When it comes to essential nutrients, the general population tends to be pretty clued up. You have your vitamins to boost the immune system and minerals to improve bone health and maintain healthy skin, hair, and nails. Carbohydrates fuel you through the day and healthy fats help cell growth and proper brain functioning.
Then there’s protein, of course, our favourite macronutrient, and vital in any and every body for growth and development. These are the big hitters in the nutrients world, the leading lights if you will. But one lesser-known nutrient worthy of a place in this pantheon is often left on the sidelines. According to a cross-sectional study from George Mason University, only 11 percent of Americans get the choline they need on a daily basis, and a further 65 percent don’t even know what it is.
It might sound like the stuff they put in swimming pools, but as an ‘essential’ nutrient choline is just as important as all the rest. Here we breakdown all you need to know, from the best sources to the myriad of benefits.
What Is Choline?
The unfamiliarity around choline might be explained by the fact that it wasn’t recognised as an essential nutrient by the National Academy of Medicine until 1998 and is still not included in official recommendations in the UK. But among nutritionists and dieticians choline has developed a reputation as an overlooked nutrient in dire need of more attention.
It exists as both water-soluble and fat-soluble molecules, with the body transporting and absorbing choline differently depending on its form. The water-soluble molecules go straight to the liver, which converts them into a type of fat called lecithin. Fat-soluble choline is more readily found in dietary sources, so the body absorbs it in the gastrointestinal tract.
Choline, as an ‘essential’ nutrient for humans, is similar to omega-3 fatty acids then, as the amount produced endogenously in the liver is not sufficient to meet our requirements.
Once absorbed, the nutrient is critical for a number of bodily functions, including helping to metabolise fats, looking after cells, and providing an abundant supply of neurotransmitter precursors shown in studies to improve attention and mental function (which might be why we include it in our Boost supplements).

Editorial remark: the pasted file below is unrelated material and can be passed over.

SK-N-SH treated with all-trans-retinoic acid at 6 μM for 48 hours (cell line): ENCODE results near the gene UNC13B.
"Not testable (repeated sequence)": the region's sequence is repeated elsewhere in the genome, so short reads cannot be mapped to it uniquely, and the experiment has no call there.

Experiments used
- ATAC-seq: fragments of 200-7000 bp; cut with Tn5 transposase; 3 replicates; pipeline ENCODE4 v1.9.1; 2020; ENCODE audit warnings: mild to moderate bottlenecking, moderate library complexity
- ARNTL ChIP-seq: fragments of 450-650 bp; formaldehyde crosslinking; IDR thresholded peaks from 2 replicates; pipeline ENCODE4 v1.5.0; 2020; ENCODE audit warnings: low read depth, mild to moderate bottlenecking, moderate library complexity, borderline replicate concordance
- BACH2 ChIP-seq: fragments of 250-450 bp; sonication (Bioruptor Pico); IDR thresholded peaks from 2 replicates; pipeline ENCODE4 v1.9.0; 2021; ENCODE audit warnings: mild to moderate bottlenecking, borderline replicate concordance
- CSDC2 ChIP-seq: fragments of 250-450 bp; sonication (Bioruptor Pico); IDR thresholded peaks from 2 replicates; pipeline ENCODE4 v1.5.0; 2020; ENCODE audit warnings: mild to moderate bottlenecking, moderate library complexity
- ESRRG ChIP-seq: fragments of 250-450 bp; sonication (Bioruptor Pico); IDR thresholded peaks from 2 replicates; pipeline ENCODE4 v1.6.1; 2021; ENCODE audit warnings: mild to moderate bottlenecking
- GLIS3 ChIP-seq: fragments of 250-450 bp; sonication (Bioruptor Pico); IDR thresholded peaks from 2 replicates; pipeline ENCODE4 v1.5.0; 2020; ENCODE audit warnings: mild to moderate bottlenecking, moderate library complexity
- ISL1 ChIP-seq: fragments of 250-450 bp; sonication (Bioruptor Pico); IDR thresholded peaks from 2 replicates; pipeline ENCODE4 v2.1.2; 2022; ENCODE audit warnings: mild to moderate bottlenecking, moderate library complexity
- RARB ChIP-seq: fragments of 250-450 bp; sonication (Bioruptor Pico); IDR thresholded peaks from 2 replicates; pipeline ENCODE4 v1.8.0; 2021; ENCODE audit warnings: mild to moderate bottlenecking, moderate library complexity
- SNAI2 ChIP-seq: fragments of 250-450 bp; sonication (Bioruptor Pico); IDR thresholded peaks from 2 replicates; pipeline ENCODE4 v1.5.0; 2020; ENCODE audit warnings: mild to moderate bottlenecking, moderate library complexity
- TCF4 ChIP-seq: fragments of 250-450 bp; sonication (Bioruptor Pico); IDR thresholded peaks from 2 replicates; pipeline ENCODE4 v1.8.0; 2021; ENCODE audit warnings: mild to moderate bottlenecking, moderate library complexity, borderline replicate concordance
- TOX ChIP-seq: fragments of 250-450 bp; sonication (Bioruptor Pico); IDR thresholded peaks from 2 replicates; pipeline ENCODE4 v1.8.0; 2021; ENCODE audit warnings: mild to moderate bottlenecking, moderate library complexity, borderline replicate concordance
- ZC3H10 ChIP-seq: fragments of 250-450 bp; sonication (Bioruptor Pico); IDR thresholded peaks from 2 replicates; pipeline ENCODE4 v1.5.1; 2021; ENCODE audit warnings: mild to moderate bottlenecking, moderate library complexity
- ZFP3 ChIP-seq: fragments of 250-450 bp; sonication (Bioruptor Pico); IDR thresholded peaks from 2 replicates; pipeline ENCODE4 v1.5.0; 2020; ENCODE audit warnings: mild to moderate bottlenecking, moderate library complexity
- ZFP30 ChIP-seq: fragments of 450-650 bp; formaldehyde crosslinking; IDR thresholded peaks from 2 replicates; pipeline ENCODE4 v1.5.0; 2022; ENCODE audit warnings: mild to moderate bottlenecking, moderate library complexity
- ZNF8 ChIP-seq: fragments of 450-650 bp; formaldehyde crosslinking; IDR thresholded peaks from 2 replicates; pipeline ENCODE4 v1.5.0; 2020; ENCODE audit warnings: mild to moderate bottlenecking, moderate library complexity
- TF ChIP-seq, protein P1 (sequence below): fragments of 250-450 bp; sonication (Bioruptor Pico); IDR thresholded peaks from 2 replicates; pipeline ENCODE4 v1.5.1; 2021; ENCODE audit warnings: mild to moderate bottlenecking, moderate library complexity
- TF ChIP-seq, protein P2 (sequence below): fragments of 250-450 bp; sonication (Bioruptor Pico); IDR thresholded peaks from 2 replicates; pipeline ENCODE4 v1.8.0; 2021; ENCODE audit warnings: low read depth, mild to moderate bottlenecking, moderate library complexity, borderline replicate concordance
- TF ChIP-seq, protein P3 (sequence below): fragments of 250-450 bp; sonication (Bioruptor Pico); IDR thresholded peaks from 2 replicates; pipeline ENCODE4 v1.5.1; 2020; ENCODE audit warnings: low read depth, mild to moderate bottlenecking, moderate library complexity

What Are The Benefits?
Despite not being included in official recommendations, choline and its benefits have been well-researched. Take, for example, an observational study published by Cambridge University Press which found that of the 2,195 participants aged 70–74 years, those with higher choline levels had better cognitive functioning than participants with low choline levels.
Another interesting study taken in 2014 study found that female athletes who took choline supplements had lower body mass indexes (BMIs) while a 2018 study published in the European Journal of Nutrition found an association between higher dietary intakes of choline and a lower risk of ischemic stroke, which is caused by a blockage in an artery that supplies blood to the brain
How To Get Choline On A Vegan Diet
Now we’ve asserted its importance, the big question is how do we get it into our bodies? Eggs are one of the main dietary sources, as are beef, fish, and poultry. This leads many in-the-know vegans to worry about their choline intakes, but there are a number of plant-based and vegan foods that are worthy alternatives.
Tofu is top of the list, with around 35 milligrams of choline in half a cup, with broccoli, peanut butter, mushrooms, and quinoa bringing up the rear.
An average diet supplies around 200 to 600 mg of choline a day. Adequate intake as established by the Food and Nutrition Board of the National Institute of Medicine, for adults is 550 mg per day for men though and 425 mg per day for women. So it pays to pay attention and make sure you’re regularly consuming these foods.
Should You Be Taking A Choline Supplement?
The alternative to gulping down six cups of tofu a day is to boost your intake through a supplement. A US National Health and Nutrition Examination Survey found that egg consumers had almost twice the usual choline intake compared with non-consumers, and so a supplement may help vegans. Of course, you can still consume sufficient levels of choline on a plant-based diet, but it pays to have the insurance policy of a supplement to make sure those levels are hit.
Women of child-bearing age may also want to look more closely at choline supplementation, especially when you consider a 2018 study from Cornell University which found that those babies with a sufficient intake of choline processed information at significantly higher speeds than those without.
In terms of over-consumption, the daily upper limit for adults is 3,500 mg per day. This is the highest level of intake that is unlikely to cause harm. You’d be hard-pressed to touch this figure, but as with any supplement consumption, consult a dietician or nutritionist first, especially if you have an underlying illness or are taking other medication.